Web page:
Mohandas Gandhi

 

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Oct 2, 1869 – Jan 30, 1948

Lawyer, Newspaper Editor, Political and Civil Rights Activist

Indian

“The weak can never forgive. Forgiveness is the attribute of the strong.”

“Happiness is when what you think, what you say, and what you do are in harmony.”

One day of each week Gandhi refrained from speaking. He would communicate by writing. He believed silence brought him inner peace.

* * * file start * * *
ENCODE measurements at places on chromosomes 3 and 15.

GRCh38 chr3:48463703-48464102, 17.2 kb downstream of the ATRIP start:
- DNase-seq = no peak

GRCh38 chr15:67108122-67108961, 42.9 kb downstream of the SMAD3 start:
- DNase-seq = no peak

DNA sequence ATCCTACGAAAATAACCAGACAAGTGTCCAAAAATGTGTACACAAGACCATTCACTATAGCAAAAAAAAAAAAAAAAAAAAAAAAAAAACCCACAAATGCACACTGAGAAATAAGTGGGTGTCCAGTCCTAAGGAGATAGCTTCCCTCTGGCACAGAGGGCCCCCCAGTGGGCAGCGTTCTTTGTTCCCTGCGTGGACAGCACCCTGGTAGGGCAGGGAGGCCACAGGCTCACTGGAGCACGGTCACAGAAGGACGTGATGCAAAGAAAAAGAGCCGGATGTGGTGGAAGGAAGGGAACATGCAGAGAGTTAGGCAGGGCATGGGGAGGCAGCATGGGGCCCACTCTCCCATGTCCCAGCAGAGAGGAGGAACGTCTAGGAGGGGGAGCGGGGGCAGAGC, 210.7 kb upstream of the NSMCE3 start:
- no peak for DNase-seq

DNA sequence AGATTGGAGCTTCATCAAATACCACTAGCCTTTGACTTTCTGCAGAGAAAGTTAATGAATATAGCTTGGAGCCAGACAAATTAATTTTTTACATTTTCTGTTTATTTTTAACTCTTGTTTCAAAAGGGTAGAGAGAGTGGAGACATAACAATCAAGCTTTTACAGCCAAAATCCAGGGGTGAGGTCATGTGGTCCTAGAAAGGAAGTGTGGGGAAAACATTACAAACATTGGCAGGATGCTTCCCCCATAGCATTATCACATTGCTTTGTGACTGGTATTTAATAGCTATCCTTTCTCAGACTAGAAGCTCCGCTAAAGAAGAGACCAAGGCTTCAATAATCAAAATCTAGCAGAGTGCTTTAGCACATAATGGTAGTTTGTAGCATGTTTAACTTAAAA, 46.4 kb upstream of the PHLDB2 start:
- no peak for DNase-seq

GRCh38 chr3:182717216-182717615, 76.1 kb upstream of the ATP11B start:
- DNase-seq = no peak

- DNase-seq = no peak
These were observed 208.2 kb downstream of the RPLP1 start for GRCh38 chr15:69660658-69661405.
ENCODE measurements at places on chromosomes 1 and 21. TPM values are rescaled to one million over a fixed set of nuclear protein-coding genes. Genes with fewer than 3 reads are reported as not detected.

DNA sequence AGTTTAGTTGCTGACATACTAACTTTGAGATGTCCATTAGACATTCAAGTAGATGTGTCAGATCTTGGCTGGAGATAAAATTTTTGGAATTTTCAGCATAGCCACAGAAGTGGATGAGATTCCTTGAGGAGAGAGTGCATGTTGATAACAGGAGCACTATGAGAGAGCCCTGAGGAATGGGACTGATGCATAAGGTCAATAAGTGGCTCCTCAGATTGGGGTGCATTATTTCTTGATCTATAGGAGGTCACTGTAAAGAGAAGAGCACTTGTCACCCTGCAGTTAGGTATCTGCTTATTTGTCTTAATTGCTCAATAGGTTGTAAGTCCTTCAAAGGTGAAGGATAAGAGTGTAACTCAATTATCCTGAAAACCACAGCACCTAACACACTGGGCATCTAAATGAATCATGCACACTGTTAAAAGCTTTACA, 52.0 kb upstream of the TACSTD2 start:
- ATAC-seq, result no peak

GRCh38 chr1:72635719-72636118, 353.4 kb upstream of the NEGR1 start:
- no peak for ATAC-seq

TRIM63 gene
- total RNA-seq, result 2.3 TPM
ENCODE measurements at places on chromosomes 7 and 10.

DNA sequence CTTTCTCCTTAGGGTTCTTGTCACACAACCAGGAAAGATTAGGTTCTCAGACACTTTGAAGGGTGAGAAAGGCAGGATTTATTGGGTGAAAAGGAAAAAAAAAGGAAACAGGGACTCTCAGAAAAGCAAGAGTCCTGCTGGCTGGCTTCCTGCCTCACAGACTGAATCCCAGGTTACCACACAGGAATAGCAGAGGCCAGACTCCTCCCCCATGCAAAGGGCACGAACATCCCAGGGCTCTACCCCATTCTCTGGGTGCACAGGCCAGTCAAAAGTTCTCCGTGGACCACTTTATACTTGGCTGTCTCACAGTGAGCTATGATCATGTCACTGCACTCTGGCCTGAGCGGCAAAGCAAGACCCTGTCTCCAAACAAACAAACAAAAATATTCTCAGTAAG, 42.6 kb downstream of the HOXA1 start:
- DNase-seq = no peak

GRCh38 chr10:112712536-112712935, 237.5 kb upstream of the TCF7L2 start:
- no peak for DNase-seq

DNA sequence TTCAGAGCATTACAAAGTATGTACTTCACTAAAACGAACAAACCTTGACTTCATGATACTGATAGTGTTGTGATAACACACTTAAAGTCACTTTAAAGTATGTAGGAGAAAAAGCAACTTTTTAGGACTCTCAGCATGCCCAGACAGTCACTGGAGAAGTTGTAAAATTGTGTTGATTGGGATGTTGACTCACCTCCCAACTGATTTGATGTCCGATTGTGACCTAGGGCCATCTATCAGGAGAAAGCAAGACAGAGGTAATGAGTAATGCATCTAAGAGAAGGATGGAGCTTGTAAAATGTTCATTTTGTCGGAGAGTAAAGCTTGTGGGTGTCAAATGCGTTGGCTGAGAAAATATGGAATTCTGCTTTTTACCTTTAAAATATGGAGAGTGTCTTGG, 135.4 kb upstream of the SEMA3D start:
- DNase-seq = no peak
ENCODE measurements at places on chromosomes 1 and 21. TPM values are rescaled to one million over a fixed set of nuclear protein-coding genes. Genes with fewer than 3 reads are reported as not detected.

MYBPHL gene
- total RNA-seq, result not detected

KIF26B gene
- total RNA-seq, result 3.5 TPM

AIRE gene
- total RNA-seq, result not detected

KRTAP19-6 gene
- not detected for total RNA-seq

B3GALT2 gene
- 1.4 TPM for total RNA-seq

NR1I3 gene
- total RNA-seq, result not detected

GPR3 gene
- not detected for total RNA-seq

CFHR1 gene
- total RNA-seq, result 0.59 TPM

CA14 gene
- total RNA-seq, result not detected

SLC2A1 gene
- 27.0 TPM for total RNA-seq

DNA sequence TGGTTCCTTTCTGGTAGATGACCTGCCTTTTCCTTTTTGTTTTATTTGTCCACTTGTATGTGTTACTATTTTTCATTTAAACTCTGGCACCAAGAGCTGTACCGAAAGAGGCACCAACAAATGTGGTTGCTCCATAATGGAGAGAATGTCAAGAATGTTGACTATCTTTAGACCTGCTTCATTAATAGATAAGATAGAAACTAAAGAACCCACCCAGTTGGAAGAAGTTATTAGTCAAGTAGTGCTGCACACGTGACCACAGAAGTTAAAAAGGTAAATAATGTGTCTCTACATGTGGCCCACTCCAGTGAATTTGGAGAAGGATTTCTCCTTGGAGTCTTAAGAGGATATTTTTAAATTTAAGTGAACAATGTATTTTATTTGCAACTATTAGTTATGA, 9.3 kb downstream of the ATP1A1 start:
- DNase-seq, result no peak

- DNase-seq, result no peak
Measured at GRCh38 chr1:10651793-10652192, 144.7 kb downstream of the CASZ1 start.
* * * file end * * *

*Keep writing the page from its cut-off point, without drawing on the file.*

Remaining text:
Gandhi started in a segregated and divided India. He came to believe that any discrimination was unfair and that all numbers were of equal worth and should have equal rights. He fought for this his whole adult life. His method of “fighting” injustice was non-violent action based on principles of courage and truth called Satyagraha. When he was 24, he went to South Africa. He ended up staying in South Africa for 21 years to campaign for civil rights for Indians. He organized civil disobedience campaigns and passive resistance to unfair laws. Whenever he was arrested, he pled guilty and calmly went to prison. When Gandhi returned to India, he became the leader of the Indian nationalist movement. Gandhi also used fasts to affect change. The British government didn’t want him to be stopped a martyr, so the fasts were very effective. In Hindu society, the Untouchables, who were considered unclean, occupied the very lowest position in society. They could not enter temples, machines or hospitals -- their shadows were not even allowed to touch a Hindu of higher caste. Gandhi started a fast to end this discrimination, and within a week the Untouchables, which Gandhi had renamed harijans meaning “children of God,” were allowed to enter temples and walk freely on public streets. In 1947, India was granted its independence by Britain. Unfortunately, the very next year, a Hindu fanatic who opposed Gandhi’s tolerance for all religions and creeds stopped him. Indians consider Gandhi the father of their nation, and he is called Mahatma, which means “Great Soul.”